Area: 5757 ha
Biogeographical region: Turján-vidék
This territory of the National Park lies in the most unique part of the Danube-Tisza Intefluve, the Turján-vidék (’fenland’), which has remained in near-natural condition due to prolonged water-logged conditions and special ownership relations, as it had belonged to the Koháry-Coburg dukedom for 200 years. The prevailing land use type of the area was extensive animal husbandry until the middle of the 20th century; local area names are also related this: Gulya-járás (Herd’s place), Ménes-járás (Studs’ place), Tehén-járás (Cows’ place), Széna-dűlő (Hay road), Csíkfogó (Weatherfish catcher), (Farkas) Ordító [(Wolf) Howler] and Daruköltő-turján (Crane-breeder fen).
Some low-lying depressions are partly covered by reed but most of them contain tall sedge meadows or tussock sedge swamps. These are the habitats of Marsh Fern, Yellow Iris and Marsh Marygold. Due to the drop of the water table, rich fens retracted and semi-dry Purple Moorgrass swards expanded in area. Orchids bloom in various colours in this habitat; common species include Anacamptis palustris, Military Orchid, Early Marsh-Orchid, while rare species, such as the Fly Orchid and Woodcock Orchid, also occur here. Highest elevations are covered by meadow-steppes. This habitat hosts a remarkable population of the globally rare Marsh Gladiolus.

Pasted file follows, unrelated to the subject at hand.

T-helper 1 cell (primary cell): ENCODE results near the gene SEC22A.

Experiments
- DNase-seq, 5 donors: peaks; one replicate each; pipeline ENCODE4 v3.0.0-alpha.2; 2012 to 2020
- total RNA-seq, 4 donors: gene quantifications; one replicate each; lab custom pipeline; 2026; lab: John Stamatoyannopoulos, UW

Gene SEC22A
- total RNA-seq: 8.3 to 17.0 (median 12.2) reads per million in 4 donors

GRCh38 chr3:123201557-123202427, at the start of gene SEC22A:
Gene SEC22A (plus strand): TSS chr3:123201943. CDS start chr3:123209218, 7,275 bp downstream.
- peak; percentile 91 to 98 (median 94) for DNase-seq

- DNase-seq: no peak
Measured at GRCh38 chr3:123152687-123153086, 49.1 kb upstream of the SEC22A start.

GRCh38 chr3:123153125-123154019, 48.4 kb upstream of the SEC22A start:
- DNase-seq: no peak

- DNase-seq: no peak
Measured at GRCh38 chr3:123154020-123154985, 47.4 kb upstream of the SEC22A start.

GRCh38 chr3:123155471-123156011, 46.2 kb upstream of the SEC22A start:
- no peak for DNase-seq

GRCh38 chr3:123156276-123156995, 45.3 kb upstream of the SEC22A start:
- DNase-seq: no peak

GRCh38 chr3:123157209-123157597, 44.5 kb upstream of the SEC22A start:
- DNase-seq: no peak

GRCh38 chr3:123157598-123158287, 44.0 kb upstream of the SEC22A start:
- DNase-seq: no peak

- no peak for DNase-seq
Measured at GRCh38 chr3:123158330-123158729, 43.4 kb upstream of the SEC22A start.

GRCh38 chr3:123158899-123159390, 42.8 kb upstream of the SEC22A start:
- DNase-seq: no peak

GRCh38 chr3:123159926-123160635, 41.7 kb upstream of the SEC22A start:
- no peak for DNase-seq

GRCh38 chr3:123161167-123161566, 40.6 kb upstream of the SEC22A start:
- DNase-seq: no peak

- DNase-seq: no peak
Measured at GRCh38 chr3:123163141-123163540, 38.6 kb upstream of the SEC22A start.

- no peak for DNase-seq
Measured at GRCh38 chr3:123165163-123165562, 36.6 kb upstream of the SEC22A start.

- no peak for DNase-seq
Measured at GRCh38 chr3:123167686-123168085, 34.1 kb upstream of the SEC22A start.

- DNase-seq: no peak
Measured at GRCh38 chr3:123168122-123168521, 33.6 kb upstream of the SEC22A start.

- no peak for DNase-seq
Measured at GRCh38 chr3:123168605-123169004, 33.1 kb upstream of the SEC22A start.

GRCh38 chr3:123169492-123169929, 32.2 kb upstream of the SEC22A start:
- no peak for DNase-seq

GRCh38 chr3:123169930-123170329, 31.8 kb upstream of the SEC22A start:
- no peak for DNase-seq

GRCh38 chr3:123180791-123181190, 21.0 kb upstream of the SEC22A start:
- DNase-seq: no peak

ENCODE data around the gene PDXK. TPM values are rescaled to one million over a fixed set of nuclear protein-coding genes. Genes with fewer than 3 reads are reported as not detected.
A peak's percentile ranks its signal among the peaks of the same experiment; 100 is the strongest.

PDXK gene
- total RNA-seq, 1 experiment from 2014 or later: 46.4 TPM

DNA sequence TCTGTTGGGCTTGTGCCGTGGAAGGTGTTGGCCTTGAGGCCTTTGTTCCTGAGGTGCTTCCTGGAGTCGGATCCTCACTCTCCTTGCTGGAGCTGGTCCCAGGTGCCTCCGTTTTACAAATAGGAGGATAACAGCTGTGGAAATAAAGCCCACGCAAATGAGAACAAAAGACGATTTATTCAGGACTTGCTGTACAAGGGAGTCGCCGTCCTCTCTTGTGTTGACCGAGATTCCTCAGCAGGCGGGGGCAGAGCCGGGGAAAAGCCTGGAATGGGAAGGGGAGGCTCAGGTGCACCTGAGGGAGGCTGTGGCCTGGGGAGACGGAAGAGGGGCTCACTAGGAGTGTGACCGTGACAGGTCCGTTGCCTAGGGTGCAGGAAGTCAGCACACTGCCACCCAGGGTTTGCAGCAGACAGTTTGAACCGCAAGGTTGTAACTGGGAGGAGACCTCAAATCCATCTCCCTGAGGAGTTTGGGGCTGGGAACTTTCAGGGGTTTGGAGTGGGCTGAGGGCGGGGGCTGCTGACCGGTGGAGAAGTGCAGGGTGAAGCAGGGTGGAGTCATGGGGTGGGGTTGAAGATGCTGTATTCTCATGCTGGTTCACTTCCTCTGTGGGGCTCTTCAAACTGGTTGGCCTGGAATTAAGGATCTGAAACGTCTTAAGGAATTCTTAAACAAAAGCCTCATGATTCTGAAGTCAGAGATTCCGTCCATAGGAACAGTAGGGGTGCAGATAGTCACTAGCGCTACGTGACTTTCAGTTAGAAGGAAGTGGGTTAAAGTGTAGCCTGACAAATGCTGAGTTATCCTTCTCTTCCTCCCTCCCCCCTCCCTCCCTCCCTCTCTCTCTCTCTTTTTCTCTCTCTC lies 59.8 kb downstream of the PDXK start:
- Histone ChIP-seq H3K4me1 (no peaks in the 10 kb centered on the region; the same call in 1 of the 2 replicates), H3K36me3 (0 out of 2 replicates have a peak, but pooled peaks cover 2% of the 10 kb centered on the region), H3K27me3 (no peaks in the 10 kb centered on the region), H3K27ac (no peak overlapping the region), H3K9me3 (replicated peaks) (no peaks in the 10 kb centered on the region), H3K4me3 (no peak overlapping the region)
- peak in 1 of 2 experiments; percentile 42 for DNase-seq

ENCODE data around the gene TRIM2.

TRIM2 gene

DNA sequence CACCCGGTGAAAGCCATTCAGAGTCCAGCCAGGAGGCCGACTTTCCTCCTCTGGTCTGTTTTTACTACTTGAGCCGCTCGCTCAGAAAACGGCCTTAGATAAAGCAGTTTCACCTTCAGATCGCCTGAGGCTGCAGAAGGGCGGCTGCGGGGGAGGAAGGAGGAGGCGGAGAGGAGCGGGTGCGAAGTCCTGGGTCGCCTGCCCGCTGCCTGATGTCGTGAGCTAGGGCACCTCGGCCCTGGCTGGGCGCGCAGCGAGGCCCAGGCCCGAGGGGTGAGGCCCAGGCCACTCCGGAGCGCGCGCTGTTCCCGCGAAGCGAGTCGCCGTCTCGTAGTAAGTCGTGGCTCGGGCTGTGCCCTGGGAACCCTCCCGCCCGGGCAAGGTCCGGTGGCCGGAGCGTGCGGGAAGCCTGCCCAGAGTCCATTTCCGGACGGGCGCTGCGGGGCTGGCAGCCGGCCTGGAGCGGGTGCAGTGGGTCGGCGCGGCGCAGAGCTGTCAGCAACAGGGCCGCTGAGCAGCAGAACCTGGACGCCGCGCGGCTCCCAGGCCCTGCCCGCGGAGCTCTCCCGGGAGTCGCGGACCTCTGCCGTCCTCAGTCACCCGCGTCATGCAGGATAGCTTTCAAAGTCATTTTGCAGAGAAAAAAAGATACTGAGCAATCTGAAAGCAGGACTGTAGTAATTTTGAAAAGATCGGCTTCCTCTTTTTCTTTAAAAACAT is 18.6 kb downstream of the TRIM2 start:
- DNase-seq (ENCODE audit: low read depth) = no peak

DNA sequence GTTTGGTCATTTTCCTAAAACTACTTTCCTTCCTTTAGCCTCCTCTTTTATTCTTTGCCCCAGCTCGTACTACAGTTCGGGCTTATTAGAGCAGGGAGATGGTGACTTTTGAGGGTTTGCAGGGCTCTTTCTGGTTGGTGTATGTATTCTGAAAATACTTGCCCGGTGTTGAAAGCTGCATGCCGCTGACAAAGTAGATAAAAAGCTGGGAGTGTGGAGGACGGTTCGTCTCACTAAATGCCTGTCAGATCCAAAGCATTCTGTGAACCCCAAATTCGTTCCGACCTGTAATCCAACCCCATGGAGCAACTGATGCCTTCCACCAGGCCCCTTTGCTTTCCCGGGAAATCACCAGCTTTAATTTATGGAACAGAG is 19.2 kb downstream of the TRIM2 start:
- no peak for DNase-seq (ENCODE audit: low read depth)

Although the vegetation of the Turján-vidék has been explored in detail, we know little about its fauna, particularly arthropods. Roaming the flower-rich meadows, one can encounter a great diversity of butterflies. Rare species include Scarce Large Blue and Alcon Large Blue. The largest Hymenoptera of Europe, the 4 cm long Mammoth Wasp also occurs here.
Due to the high diversity of habitats, all lizard species of the Danube-Tisza Interfluve occur in the Peszéradacs Meadows. This includes a relict species from the Ice Age, the Viviparous Lizard. Two rare reptiles, Smooth Snake and the strictly protected Hungarian Meadow Viper also occur in the area. Birds occupy top positions in the local food chains. Common Kestrel, Little Owl, White Stork, Skylark and European Bee-eater are common in the Danube-Tisza Interfluve and also occur here in good numbers. Montagu’s Harrier is a regular breeder but with some luck, the largest bird of the puszta, Great Bustard can also be spotted.